So I knew when I was in Greece last year that I was going to come back again this year. Six weeks had flown past so fast I decided to come for 8 weeks this time around (with the knowledge that if 8 weeks went too fast there was always an option for ten weeks in 2017!).
I had managed to find a house to rent, this time through an British travel company. I made the booking soon after getting home last year, to make sure I was able to secure the time period I wanted. The owner was happy for the dogs to stay in the house with me as long as they didn’t go in the pool (no concerns there as both Poppy and Dexter need an extraordinary amount of encouragement to go anywhere near water).
The last few weeks before leaving home were similarly crazy, finishing the work that needed to be achieved in the UK before leaving and preparing everything for the trip. But, finally the day dawned and I left home, again with the car loaded up like a packhorse and set off. My journey was meticulously planned, again through the tunnel, France, Switzerland and then Italy, this time sailing from the port of Bari in southern Italy and then a short overnight crossing to Igoumenitsa in Greece. From there a short two-hour drive (empty roads, quiet, beautiful scenery) down to the island of Lefkada, via a causeway, and then the shorter ferry crossing from there to Kefalonia. I needed to drive an average of 450 miles a day to arrive on Kefalonia on Day Four. A long drive but achievable over a day with just a few short stops for comfort.
I felt fairly confident that I wouldn’t encounter anything as upsetting as arriving in the port of Astakos on the Greek mainland last year and being told by a distraught German resident that around 20 dogs had been poisoned in the town just three days ago (readers who read last year’s blog may remember this part of my story). I had been terrified that Poppy may have sniffed any left-over powder that apparently had been used to poison the poor animals, and sat on the ferry terrified that she may become ill with almost certainly no help to hand.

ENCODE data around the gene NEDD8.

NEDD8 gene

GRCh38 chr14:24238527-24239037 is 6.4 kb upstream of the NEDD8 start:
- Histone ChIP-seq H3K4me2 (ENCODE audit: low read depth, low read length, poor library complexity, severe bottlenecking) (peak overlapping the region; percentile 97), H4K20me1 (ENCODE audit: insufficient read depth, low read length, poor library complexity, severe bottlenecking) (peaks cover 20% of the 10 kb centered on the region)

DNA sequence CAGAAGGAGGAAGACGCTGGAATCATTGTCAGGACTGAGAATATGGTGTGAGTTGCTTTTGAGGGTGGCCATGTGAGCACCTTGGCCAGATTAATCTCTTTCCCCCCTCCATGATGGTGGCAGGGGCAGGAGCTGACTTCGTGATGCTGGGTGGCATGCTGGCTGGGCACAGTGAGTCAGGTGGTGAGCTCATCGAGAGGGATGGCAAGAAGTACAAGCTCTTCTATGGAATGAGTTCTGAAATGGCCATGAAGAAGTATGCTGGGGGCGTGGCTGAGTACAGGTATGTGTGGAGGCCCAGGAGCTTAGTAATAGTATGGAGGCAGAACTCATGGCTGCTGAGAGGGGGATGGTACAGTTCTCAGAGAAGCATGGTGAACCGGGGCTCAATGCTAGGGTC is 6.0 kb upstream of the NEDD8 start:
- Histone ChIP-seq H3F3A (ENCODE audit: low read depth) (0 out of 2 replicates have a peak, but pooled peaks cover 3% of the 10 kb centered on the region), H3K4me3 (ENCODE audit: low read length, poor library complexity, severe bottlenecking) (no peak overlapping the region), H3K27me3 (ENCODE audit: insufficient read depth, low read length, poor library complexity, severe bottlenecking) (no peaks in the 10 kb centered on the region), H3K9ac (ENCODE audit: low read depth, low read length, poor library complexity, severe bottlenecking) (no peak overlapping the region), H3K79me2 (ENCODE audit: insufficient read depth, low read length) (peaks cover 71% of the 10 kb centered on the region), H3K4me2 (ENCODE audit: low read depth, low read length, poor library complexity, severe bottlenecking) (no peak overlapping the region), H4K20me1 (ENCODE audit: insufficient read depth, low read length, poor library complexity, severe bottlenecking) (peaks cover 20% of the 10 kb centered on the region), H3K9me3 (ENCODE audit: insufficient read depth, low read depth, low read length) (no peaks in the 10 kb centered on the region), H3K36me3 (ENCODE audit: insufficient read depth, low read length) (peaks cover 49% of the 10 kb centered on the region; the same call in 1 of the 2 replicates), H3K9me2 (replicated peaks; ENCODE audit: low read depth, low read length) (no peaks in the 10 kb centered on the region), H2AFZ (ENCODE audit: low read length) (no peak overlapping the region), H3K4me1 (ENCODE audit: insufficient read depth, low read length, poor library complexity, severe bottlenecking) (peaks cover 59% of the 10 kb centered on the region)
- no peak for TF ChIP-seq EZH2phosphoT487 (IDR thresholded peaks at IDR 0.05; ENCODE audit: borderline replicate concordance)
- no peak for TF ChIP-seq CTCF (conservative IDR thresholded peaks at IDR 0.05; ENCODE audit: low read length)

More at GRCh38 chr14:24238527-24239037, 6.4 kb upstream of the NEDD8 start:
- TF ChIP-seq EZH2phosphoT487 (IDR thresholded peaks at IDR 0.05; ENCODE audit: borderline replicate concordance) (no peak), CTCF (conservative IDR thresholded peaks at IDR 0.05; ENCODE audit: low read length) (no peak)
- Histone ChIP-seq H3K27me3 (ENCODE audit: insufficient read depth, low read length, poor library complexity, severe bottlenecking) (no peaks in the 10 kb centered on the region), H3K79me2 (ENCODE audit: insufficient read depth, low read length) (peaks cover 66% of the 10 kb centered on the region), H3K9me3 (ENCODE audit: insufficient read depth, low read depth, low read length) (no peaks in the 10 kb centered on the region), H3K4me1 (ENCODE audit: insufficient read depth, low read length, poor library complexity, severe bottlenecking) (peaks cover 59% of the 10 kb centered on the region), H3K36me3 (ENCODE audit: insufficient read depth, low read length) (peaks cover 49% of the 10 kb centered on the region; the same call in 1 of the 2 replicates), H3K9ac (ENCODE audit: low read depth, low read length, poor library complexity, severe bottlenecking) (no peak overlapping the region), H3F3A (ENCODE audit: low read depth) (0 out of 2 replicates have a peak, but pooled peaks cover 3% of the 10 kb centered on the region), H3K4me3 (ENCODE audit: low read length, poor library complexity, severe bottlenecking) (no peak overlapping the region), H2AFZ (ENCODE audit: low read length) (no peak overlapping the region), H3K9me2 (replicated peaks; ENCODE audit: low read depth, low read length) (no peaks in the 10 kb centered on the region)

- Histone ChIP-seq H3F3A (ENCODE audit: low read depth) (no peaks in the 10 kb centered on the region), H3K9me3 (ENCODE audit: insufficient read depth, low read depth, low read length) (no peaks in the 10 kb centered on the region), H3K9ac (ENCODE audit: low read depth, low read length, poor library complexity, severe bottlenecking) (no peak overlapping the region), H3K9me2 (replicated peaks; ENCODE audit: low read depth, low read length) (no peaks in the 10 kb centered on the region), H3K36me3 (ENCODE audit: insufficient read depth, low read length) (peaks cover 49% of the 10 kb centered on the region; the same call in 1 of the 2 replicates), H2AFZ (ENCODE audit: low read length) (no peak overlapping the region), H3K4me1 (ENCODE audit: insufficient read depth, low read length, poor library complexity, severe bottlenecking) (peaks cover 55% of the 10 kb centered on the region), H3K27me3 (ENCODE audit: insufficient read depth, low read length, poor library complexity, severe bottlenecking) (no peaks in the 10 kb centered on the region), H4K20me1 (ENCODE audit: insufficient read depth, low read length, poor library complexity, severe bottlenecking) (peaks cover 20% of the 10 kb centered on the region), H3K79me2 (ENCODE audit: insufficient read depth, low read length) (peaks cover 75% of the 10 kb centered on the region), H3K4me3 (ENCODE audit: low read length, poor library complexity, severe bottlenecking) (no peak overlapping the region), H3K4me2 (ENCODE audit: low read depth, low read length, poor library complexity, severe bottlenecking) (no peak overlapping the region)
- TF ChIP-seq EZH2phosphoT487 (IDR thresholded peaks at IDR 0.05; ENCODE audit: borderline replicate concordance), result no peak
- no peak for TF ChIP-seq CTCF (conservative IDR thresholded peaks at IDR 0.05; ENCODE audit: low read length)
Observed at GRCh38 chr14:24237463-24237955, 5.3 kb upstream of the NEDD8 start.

However, my journey didn't start too well with a 3.5 hour delay at the Eurotunnel due to a broken down train in the tunnel! Still, it was a beautiful day and we patiently sat on the grass and strolled around waiting to be called. It meant arriving at the hotel in Nancy, France at 8 o’clock in the evening (not ideal) but we were there. One day down – three to go!
On Day Three I drove 475 miles from Parma to the old port city of Bari, in the 'heel' of the boot of Italy, for my onward ferry journey to Greece. However, this is the point where my journey took a turn for the worse. I arrived at the ferry ticket office, parked outside and went in to pick up my tickets. I came out and got back in the car to drive down the road to the port for the ferry and before the car's auto locking had kicked in, my passenger door was opened and a youth on a bike leant in and took my handbag from the passenger seat. It happened so fast. I realised with horror in a matter of seconds that I had everything in there that I needed to get to Greece.... my passport, the dogs’ passports, my driving licence, credit cards, mobile phone, everything. I knew my trip was over but also in that nano-second wondered how I would even get back to the UK. The people in the ticket office tried to calm me down, but unbeknown to me one of the people who worked there had disappeared to the back streets to see if he could recover any of my belongings. 15 minutes after I'd been robbed, this wonderful man walked in cradling my belongings in his arms. The thief had dumped everything he didn't want or need.... the only things I didn't get back were my actual handbag and purse and the 30 euros in the purse. EVERYTHING else was recovered... I am eternally grateful to this kind man who went looking for my belongings as I wouldn't have had the courage to go looking myself particularly with two dogs to take care of too. Despite getting everything back I needed to continue my trip I couldn't stop crying for hours for thinking of the violation itself and also for what could have happened but didn't. I knew I was very lucky. But it has taught me a lesson and I have pleaded with everyone I've spoken to since, to always manually lock their car doors as soon as they get in.... don't wait for the auto locking to engage.